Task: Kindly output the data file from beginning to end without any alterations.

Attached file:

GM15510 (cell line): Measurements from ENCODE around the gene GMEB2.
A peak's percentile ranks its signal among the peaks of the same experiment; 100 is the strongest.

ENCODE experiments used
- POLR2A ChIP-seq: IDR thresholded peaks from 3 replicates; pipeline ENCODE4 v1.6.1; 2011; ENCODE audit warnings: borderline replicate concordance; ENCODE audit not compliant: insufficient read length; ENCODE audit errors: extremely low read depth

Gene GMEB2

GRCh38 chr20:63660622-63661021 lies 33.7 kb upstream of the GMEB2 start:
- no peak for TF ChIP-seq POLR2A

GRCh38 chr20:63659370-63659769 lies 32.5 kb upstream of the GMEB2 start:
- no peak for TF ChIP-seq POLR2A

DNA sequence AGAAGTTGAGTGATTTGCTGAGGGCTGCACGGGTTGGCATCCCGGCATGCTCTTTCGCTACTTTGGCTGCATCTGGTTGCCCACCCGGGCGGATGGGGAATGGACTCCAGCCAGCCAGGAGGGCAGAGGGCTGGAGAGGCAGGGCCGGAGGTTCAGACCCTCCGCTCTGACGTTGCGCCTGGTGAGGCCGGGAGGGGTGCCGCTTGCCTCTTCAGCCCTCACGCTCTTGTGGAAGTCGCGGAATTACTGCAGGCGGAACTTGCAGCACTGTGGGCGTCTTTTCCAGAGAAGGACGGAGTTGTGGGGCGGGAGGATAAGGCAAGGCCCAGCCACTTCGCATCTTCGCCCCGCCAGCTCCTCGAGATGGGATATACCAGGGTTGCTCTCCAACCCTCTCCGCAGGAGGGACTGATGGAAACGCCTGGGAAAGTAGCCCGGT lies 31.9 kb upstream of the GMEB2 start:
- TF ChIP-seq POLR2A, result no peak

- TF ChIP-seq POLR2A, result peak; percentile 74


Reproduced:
GM15510 (cell line): Measurements from ENCODE around the gene GMEB2.
A peak's percentile ranks its signal among the peaks of the same experiment; 100 is the strongest.

ENCODE experiments used
- POLR2A ChIP-seq: IDR thresholded peaks from 3 replicates; pipeline ENCODE4 v1.6.1; 2011; ENCODE audit warnings: borderline replicate concordance; ENCODE audit not compliant: insufficient read length; ENCODE audit errors: extremely low read depth

Gene GMEB2

GRCh38 chr20:63660622-63661021 lies 33.7 kb upstream of the GMEB2 start:
- no peak for TF ChIP-seq POLR2A

GRCh38 chr20:63659370-63659769 lies 32.5 kb upstream of the GMEB2 start:
- no peak for TF ChIP-seq POLR2A

DNA sequence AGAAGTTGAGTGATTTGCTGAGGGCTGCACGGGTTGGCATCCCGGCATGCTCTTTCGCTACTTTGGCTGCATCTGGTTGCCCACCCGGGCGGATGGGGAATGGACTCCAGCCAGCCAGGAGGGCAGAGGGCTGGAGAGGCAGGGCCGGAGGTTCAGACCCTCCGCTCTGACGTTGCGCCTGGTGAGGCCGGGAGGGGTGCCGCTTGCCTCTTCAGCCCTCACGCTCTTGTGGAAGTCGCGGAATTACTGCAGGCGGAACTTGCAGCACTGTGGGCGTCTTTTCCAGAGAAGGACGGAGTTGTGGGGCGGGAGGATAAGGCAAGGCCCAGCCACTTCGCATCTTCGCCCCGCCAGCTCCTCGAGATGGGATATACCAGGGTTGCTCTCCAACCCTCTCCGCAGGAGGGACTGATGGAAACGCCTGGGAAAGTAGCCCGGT lies 31.9 kb upstream of the GMEB2 start:
- TF ChIP-seq POLR2A, result no peak

- TF ChIP-seq POLR2A, result peak; percentile 74